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What do Indian children drink when they do not receive water? Statistical analysis of water and alternative beverage consumption from the 2005-2006 Indian National Family Health Survey.

Fledderjohann J, Doyle P, Campbell O, Ebrahim S, Basu S, Stuckler D - BMC Public Health (2015)

Bottom Line: Compared to those living in households with bottled, piped, or tanker water, children were significantly less likely to receive water in households using well water (OR = 0.75; 95 % CI: 0.64 to 0.89) or river, spring, or rain water (OR =0.70; 95 % CI: 0.53 to 0.92) in the last 24 h.About 13 million Indian children aged 6-59 months received no water in the last 24 h.Further research is needed to assess the risks potentially arising from insufficient water, caffeinated beverages, and high sugar drinks at early stages of life.

View Article: PubMed Central - PubMed

Affiliation: Department of Sociology, University of Oxford, Oxford, UK. jasmine.fledderjohann@sociology.ox.ac.uk.

ABSTRACT

Background: Over 1.2 billion people lack access to clean water. However, little is known about what children drink when there is no clean water. We investigated the prevalence of receiving no water and what Indian children drink instead.

Methods: We analysed children's beverage consumption using representative data from India's National Family and Health Survey (NFHS-3, 2005-2006). Consumption was based on mothers' reports (n = 22,668) for children aged 6-59 months (n = 30,656).

Results: About 10 % of Indian children had no water in the last 24 h, corresponding to 12,700,000 children nationally, (95 % CI: 12,260,000 to 13,200,000). Among children who received no water, 23 % received breast or fresh milk and 24 % consumed formula, "other liquid", juice, or two or more beverages. Children over 2 were more likely to consume non-milk beverages, including tea, coffee, and juice than those under 2 years. Those in the lowest two wealth quintiles were 16 % less likely to have received water (OR = 0.84; 95 % CI: 0.74 to 0.96). Compared to those living in households with bottled, piped, or tanker water, children were significantly less likely to receive water in households using well water (OR = 0.75; 95 % CI: 0.64 to 0.89) or river, spring, or rain water (OR =0.70; 95 % CI: 0.53 to 0.92) in the last 24 h.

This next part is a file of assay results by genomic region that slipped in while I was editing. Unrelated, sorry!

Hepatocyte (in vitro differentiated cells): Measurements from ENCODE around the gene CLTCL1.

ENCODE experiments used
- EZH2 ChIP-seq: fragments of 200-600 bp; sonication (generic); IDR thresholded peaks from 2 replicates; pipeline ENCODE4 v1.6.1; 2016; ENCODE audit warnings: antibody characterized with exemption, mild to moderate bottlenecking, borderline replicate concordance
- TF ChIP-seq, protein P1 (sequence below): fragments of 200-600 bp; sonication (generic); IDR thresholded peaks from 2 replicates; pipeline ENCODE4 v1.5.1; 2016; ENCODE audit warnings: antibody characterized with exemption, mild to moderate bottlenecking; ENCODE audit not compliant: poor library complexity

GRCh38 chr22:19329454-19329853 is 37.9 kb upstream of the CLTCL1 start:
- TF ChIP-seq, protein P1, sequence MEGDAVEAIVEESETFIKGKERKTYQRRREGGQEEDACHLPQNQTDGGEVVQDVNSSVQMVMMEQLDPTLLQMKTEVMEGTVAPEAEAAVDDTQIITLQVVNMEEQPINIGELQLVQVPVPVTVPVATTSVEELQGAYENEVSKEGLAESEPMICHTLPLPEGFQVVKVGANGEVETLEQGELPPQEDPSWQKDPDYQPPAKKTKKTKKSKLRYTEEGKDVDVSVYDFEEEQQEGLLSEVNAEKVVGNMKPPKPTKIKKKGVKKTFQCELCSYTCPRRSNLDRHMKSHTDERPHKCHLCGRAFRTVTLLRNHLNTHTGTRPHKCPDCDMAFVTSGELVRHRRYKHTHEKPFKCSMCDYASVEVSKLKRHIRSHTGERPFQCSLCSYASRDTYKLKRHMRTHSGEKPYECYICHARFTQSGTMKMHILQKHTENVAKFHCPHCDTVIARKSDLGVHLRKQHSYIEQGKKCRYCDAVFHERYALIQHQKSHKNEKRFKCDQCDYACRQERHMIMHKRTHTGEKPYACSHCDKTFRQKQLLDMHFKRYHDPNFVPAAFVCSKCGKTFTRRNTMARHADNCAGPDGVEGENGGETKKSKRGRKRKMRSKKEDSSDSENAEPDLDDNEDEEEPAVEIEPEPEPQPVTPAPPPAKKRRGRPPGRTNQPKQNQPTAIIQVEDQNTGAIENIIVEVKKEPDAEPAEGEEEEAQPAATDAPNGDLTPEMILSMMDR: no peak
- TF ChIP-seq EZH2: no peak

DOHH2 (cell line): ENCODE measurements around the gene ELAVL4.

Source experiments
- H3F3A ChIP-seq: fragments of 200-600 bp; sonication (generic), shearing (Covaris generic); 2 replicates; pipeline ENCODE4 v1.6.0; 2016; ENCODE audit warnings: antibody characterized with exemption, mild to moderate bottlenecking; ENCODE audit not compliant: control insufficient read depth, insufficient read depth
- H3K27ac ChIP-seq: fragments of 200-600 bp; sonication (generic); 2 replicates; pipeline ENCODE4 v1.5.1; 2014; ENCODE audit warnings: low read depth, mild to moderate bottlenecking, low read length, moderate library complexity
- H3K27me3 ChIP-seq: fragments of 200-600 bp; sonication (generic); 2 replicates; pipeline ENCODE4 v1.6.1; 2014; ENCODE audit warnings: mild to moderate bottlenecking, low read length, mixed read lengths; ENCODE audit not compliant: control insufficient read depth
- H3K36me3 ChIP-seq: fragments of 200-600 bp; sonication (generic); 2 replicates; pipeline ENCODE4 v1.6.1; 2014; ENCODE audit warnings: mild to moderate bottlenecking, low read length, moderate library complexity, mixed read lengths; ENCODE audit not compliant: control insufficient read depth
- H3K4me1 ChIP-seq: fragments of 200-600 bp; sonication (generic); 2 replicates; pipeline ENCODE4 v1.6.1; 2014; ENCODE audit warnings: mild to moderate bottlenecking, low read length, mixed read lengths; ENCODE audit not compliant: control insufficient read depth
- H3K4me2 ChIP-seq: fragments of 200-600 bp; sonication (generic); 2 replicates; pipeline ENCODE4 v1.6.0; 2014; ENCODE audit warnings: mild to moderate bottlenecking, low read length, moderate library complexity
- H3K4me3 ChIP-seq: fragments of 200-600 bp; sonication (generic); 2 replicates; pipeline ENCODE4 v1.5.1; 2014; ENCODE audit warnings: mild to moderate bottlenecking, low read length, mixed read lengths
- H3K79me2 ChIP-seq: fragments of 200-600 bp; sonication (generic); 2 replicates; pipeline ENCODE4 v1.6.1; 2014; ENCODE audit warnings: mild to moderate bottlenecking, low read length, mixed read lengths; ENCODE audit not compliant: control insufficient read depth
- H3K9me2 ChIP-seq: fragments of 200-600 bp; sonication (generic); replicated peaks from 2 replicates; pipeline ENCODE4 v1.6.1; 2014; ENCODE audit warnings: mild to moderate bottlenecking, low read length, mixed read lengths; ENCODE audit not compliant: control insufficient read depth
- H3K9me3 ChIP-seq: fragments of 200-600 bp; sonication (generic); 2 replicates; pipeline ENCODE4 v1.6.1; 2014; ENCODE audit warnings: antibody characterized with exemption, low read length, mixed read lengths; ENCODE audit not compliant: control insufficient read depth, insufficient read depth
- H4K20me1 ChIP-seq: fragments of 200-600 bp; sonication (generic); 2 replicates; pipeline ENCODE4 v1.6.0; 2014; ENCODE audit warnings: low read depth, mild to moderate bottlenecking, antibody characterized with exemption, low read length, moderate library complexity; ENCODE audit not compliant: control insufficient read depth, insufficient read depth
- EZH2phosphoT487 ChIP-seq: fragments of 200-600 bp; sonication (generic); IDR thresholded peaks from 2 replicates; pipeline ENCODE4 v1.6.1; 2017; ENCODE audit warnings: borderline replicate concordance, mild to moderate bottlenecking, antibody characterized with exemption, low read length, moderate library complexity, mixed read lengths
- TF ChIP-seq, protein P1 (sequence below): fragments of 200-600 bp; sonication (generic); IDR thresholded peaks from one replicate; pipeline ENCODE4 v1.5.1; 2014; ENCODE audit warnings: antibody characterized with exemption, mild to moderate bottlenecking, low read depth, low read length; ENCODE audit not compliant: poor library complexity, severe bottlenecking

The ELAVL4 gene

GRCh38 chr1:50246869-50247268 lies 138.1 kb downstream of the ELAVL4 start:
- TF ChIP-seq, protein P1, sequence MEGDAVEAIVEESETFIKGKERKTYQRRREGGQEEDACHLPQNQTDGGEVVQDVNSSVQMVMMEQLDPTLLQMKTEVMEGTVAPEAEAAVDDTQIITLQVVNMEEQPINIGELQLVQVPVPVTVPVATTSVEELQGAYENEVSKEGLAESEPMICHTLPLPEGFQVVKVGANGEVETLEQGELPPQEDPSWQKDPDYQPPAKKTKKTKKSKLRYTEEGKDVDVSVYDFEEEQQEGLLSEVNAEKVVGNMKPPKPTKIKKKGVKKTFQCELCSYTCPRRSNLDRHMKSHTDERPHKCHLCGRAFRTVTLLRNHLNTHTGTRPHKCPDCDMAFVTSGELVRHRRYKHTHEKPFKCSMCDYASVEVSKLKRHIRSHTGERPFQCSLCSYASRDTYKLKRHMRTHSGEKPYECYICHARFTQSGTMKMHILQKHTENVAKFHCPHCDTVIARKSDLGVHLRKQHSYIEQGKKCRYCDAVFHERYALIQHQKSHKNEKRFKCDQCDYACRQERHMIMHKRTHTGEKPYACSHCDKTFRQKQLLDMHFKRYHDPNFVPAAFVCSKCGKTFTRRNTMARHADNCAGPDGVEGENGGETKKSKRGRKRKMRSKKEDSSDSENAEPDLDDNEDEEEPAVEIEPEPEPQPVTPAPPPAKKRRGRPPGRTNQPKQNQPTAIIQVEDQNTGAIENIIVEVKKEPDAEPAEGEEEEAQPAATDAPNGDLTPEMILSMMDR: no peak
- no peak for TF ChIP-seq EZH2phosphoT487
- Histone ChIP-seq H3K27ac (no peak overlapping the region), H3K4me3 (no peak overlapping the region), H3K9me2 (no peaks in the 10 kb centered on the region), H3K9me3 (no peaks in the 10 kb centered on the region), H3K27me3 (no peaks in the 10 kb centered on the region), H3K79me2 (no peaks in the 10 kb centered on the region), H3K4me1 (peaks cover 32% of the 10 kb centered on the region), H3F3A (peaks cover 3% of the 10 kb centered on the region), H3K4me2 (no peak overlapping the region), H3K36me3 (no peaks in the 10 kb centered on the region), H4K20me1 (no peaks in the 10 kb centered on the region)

Conclusions: About 13 million Indian children aged 6-59 months received no water in the last 24 h. Further research is needed to assess the risks potentially arising from insufficient water, caffeinated beverages, and high sugar drinks at early stages of life.

No MeSH data available.


Percent receiving no water in the last 24 h by age, living children aged 0–59 months, NFHS-3
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Fig1: Percent receiving no water in the last 24 h by age, living children aged 0–59 months, NFHS-3

Mentions: Figure 1 depicts the pattern of water consumption for each month of life. At 6 months nearly a quarter of children (22.9 %) did not receive water in the last 24 h. This proportion declines fairly steadily to its lowest point, 3.7 %, at 20 months of age. The proportion not receiving water increased further at 36 months of age, followed by slight declines for older ages.Fig. 1